Financial losses for Michigan hospitals from the coronavirus pandemic have topped $3-billion, and while they garnered help from federal CARES Act funding, the deficit still tops $1-billion through June and continues to rise.
Unable to perform elective surgeries and other non-essential medical procedures for several months has lead to the collective financial impact according to a new report from the Michigan Health & Hospital Association.
The new MHA COVID-19 Impact ReportMichigan reports that hospitals across the state have collectively sustained financial losses of nearly $3.2 billion as a result of the pandemic.
Based on data voluntarily submitted by member hospitals from March through mid-June, the 2020 COVID-19 Impact Report, Michigan’s Front Line of Defense, highlights how hospitals across the state are responding to the COVID-19 pandemic and the significant financial impact it has had on every hospital or health system. Since the pandemic began:
- Lost patient volume, canceled and delayed medical procedures, and unbudgeted expenses related to staffing and personal protective equipment have contributed to $2.7 billion in lost revenue and an additional $440 million in emergency expenses. Even with $2.1 billion in Coronavirus Aid, Relief, and Economic Security (CARES) Act funding, Michigan hospitals have a total deficit of nearly $1.1 billion as of June.
- Michigan hospital labs have been vital in the state’s efforts to provide widespread testing, accounting for over 400,000 COVID-19 polymerise chain reaction (PCR) diagnostic tests as of July 12th, with an average of 7,000 tests conducted by hospital labs per day.
- COVID-19 created global demand for personal protective equipment (PPE) that has never been seen before. To protect patients and staff, hospitals purchased PPE at exponentially higher rates at a total cost exceeding $93 million and counting.
- Hospitals increased general and intensive care unit (ICU) bed capacity, developed COVID-19-only units and refurbished existing facilities to improve infection prevention and treatment. Overall thousands of beds were added by hospitals statewide. During the peak surge, Michigan hospitals cared for 4,700 COVID-19 patients on April 10, including 1,700 COVID-19 patients in ICUs. During the study’s time frame, more than 16,000 COVID-19 patients have been discharged from Michigan hospitals.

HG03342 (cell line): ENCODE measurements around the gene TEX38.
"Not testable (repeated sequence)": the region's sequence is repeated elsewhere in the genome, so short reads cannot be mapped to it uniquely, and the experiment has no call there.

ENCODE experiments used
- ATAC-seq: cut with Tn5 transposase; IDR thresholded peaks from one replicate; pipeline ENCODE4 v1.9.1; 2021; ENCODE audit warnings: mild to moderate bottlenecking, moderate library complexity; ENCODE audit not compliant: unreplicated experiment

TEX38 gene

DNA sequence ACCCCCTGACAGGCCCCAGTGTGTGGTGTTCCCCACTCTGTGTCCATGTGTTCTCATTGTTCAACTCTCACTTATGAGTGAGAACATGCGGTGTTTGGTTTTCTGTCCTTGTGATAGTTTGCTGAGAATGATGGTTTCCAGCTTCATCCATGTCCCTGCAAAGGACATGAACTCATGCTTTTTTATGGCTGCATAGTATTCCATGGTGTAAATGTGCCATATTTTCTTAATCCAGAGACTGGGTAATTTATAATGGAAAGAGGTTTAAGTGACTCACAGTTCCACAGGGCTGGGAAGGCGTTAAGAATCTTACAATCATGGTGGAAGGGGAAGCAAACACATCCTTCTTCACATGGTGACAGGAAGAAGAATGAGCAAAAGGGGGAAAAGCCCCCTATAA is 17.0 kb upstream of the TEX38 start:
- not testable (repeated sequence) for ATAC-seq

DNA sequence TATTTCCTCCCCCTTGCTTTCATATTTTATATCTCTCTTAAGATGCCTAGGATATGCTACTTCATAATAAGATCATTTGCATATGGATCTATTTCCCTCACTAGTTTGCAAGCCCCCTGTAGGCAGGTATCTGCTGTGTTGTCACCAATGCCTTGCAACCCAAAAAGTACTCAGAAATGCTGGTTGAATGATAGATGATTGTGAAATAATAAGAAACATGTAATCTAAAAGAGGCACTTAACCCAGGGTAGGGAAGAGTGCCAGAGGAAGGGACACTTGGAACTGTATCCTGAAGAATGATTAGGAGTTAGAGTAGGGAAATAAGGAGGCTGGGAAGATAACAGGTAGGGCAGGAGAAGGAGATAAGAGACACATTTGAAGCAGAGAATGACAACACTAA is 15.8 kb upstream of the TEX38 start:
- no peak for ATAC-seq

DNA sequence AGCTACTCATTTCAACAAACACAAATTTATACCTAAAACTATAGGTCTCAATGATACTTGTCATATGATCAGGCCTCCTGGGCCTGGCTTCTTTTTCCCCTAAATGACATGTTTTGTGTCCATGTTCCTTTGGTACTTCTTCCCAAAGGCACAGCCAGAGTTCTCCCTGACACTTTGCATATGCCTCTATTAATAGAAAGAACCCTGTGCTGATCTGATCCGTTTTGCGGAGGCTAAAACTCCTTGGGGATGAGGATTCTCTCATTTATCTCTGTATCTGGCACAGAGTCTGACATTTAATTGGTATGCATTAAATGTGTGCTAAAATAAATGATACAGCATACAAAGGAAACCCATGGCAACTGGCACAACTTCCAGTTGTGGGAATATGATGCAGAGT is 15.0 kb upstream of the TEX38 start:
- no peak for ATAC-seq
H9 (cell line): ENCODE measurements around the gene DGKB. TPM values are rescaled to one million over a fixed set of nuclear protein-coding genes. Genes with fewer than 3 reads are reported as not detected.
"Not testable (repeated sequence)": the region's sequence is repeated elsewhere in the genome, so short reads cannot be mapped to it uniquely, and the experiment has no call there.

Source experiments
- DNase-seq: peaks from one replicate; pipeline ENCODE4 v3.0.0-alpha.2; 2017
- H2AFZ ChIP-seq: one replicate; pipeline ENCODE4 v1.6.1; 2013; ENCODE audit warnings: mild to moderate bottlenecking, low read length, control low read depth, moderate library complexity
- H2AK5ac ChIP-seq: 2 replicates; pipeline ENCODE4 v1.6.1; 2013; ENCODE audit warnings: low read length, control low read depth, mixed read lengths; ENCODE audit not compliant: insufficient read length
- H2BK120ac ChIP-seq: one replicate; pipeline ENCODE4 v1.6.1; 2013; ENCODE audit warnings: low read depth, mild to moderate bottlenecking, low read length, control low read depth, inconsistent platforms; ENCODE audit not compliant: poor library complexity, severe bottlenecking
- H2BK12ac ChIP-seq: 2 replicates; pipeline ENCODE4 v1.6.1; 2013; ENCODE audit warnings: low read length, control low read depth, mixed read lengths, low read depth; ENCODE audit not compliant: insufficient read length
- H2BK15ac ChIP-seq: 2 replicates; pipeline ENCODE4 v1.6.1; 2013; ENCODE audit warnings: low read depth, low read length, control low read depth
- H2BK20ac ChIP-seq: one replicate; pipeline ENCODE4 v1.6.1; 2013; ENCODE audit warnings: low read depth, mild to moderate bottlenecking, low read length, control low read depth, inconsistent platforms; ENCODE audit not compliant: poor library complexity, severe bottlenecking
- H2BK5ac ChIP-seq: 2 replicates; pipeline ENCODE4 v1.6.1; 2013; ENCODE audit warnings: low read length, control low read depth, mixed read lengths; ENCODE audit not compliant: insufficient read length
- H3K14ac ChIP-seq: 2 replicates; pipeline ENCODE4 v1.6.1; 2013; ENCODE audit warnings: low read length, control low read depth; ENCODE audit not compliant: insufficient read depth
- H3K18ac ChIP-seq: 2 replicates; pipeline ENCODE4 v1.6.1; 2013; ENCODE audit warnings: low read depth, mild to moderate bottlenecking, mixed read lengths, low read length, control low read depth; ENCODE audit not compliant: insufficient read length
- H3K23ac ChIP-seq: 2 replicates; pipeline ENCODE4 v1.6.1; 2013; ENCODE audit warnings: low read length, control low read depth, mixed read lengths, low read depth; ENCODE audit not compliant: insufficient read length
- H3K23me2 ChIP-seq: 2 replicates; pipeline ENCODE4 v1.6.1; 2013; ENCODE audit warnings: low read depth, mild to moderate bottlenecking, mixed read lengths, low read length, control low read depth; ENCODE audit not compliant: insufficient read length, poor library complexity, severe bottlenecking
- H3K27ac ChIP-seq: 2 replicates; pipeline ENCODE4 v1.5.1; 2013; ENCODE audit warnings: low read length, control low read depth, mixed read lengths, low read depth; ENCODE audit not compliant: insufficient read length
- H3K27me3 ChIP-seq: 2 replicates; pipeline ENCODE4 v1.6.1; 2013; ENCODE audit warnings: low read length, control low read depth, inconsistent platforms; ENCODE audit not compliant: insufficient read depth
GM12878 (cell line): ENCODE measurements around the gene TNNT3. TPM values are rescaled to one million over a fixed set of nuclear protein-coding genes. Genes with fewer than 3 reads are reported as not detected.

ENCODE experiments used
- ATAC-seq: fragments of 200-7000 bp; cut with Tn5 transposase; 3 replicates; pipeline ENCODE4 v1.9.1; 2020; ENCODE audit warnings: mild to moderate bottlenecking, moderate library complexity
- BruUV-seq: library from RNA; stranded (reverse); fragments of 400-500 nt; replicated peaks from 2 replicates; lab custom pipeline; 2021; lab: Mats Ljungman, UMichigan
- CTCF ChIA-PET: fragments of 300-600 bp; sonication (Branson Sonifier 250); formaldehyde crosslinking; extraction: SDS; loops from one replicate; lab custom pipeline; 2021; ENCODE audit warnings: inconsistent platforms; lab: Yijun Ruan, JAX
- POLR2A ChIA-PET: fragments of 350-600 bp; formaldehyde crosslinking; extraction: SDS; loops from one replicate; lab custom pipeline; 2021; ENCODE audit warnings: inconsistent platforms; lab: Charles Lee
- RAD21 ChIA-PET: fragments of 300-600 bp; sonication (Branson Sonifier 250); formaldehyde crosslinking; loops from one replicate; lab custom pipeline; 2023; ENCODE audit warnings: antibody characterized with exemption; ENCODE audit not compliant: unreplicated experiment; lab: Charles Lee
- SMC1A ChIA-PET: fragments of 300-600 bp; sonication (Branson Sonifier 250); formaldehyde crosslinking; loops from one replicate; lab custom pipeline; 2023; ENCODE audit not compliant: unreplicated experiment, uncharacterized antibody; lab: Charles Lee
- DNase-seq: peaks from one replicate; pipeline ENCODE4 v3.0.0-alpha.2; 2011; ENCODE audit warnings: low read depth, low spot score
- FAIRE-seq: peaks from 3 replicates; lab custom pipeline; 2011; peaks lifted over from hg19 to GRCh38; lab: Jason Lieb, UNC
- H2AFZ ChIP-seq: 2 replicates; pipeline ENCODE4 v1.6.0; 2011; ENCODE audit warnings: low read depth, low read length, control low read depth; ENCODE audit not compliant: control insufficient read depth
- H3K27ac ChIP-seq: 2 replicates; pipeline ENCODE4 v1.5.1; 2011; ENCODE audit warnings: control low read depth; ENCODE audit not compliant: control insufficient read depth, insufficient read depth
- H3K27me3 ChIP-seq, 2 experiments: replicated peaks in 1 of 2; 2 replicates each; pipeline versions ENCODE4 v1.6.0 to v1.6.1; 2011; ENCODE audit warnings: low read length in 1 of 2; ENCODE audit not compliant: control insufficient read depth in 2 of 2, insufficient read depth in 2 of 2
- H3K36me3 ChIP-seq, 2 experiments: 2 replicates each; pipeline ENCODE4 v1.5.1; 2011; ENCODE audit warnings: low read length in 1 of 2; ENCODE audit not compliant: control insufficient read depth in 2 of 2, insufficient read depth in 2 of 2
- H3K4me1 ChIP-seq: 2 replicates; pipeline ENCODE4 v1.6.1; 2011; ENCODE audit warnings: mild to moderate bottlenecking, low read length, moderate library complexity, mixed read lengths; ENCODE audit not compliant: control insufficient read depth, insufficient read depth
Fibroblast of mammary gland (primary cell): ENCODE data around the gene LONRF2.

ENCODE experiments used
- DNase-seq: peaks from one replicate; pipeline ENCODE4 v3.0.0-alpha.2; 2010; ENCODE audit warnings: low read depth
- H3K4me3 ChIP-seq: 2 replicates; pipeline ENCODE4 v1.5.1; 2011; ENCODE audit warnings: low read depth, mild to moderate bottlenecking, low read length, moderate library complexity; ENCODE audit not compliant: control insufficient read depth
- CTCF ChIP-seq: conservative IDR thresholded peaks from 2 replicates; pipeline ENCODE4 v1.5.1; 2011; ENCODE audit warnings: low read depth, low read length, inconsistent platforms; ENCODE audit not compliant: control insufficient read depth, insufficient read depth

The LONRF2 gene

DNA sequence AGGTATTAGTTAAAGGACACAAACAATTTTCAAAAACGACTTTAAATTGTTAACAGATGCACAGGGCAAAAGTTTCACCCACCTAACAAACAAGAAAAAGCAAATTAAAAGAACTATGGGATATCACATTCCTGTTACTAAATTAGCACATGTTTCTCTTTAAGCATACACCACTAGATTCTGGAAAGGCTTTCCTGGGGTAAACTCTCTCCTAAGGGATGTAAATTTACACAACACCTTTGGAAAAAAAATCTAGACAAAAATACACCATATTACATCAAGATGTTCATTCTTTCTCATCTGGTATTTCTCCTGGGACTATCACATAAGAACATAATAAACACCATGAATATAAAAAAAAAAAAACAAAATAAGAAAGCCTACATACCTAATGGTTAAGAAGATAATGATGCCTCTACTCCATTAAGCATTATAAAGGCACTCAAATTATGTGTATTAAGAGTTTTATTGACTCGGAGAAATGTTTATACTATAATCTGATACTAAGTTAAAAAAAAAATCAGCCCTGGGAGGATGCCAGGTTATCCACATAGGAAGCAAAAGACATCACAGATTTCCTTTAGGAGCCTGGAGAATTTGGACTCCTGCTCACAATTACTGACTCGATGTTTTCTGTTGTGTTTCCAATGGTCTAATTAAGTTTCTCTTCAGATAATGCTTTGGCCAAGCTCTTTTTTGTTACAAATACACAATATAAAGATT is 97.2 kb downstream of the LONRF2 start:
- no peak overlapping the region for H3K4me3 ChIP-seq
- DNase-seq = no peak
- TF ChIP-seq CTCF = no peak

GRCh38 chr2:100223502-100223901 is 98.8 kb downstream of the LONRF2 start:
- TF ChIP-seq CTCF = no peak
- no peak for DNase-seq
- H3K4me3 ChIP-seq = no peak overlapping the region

The report also addresses the uncompensated cost of care, which during normal circumstances approaches $2.6 billion in Michigan. Due to historic unemployment rates and fewer patients on employer-sponsored coverage, hospitals anticipate that number to only increase as more patients move to Medicaid or are uninsured. According to the National Center for Coverage Innovation, Michigan had the sixth highest increase in newly uninsured adults, with 222,000 individuals becoming uninsured due to job losses; that is a 46-percent increase from 2018 levels.
Brian Peters is CEO of the Michigan Health & Hospital Association. He says, “When COVID-19 arrived in Michigan, hospitals became the front line of defense against the highly contagious and dangerous disease,” and notes, “As this report demonstrates, responding to the COVID-19 pandemic has come at a steep price. Now more than ever, support is needed for the hospitals and healthcare providers that have been serving on the front lines of the pandemic.”
In Southwest Michigan, just last month Spectrum Health Lakeland reported an operating loss of some $4.7-million on operating revenues of $137.2-million. They had budgeted for $5.3-million in operating income for the first quarter of the year.
A full copy of the 2020 COVID-19 Impact Report, Michigan’s Front Line of Defense, is available online by clicking this link: Michigans_Frontline_of_Defense